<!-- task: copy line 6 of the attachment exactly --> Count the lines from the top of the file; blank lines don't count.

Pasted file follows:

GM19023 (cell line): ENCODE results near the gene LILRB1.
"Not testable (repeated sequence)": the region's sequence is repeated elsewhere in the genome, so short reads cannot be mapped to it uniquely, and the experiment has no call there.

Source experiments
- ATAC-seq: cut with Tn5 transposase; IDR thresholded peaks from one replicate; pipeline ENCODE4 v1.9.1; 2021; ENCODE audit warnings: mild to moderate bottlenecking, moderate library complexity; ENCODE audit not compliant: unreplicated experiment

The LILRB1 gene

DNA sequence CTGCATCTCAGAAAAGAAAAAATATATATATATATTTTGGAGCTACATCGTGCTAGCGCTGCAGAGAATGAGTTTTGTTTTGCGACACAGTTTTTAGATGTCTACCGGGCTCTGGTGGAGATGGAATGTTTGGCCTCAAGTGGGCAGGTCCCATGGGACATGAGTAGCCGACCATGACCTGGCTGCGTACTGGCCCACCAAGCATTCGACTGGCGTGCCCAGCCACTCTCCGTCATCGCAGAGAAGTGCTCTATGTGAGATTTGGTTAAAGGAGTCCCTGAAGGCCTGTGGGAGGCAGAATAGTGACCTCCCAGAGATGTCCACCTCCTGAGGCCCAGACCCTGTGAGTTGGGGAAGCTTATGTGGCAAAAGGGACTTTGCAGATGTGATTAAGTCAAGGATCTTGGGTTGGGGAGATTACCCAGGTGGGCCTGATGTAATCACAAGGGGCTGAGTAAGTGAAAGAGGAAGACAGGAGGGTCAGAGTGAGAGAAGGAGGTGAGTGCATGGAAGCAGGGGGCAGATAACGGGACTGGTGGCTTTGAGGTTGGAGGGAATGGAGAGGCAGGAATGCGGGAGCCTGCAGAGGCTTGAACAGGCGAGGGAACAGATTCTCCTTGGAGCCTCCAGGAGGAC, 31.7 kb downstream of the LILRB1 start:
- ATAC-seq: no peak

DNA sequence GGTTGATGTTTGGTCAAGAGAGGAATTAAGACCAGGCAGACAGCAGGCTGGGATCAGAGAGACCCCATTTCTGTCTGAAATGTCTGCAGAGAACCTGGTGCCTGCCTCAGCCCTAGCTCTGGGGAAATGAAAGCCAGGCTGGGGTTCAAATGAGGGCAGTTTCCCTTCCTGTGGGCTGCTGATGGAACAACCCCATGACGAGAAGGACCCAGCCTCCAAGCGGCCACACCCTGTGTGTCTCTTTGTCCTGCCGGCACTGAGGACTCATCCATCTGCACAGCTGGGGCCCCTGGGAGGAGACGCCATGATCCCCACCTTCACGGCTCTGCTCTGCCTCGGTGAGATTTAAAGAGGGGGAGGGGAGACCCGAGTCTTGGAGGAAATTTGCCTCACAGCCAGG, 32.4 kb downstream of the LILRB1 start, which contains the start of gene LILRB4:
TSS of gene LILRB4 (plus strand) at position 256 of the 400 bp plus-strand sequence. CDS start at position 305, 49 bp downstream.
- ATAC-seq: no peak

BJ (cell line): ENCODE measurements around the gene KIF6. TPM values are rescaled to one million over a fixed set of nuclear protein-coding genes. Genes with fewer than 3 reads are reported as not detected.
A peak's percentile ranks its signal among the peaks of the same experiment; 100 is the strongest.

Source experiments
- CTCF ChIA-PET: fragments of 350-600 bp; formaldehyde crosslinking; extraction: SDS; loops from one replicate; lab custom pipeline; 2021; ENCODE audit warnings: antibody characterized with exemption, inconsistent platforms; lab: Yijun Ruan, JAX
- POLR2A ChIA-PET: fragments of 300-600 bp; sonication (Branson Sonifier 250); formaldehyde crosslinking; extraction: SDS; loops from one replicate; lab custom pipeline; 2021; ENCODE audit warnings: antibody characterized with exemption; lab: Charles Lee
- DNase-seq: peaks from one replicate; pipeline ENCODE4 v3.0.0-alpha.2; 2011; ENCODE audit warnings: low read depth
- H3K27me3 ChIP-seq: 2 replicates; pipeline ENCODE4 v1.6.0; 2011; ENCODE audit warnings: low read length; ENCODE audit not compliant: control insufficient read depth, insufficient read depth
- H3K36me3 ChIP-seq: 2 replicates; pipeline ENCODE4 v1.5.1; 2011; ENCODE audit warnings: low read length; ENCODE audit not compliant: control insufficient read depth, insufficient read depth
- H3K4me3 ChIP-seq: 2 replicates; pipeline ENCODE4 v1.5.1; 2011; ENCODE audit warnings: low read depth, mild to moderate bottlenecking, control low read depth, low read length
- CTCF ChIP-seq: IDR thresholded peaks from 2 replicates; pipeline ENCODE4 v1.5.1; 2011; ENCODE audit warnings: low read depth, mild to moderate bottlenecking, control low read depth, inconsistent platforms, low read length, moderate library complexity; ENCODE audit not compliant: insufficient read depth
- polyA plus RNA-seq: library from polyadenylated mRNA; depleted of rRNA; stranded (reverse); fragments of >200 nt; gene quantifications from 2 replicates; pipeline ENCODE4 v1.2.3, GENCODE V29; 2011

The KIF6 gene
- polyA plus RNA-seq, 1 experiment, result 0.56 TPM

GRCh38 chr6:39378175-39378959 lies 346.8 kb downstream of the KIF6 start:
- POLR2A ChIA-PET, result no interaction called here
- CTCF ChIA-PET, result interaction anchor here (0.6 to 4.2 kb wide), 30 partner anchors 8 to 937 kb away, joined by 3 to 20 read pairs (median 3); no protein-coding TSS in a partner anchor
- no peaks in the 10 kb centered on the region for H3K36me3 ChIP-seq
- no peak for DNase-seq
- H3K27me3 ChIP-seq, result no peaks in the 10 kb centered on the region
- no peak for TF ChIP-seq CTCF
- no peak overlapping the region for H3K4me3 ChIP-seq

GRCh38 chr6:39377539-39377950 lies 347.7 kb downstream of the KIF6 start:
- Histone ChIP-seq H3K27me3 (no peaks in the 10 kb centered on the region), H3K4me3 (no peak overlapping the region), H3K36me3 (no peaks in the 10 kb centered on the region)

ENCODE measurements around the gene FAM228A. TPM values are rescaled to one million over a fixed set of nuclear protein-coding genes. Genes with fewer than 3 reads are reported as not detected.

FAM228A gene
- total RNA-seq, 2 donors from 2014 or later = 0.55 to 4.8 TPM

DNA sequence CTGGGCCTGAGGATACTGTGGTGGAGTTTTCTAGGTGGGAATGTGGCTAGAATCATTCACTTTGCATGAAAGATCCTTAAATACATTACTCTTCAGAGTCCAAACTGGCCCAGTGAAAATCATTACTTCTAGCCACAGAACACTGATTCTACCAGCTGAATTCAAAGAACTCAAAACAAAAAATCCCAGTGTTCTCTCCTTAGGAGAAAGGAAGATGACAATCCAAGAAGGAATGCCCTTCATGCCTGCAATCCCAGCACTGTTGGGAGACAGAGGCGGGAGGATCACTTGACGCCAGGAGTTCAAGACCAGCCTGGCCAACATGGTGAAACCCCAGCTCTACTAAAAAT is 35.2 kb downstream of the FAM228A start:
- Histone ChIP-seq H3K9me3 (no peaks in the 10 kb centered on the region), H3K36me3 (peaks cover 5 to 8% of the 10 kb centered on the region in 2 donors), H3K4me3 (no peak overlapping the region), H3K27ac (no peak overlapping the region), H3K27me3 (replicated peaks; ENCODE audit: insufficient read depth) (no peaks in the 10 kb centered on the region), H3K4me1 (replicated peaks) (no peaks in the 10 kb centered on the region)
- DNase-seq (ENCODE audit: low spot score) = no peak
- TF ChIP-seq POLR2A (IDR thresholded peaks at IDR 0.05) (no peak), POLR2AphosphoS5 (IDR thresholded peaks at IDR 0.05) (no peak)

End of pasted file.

DNA sequence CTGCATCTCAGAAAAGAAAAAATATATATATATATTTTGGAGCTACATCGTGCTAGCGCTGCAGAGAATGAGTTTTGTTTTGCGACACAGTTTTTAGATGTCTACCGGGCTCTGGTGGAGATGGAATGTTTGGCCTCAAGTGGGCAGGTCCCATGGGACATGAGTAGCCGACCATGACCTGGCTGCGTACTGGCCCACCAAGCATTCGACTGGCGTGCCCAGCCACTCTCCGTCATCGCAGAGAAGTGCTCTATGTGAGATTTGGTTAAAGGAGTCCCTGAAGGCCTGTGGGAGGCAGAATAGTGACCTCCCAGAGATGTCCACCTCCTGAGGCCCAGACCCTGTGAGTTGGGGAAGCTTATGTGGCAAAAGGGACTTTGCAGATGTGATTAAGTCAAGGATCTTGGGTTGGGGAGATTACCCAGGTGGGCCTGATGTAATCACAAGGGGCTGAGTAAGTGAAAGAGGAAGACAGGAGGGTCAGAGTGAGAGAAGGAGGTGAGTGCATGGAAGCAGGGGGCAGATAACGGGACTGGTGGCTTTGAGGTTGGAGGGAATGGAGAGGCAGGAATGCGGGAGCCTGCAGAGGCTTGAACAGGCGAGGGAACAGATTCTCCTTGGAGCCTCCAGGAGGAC, 31.7 kb downstream of the LILRB1 start: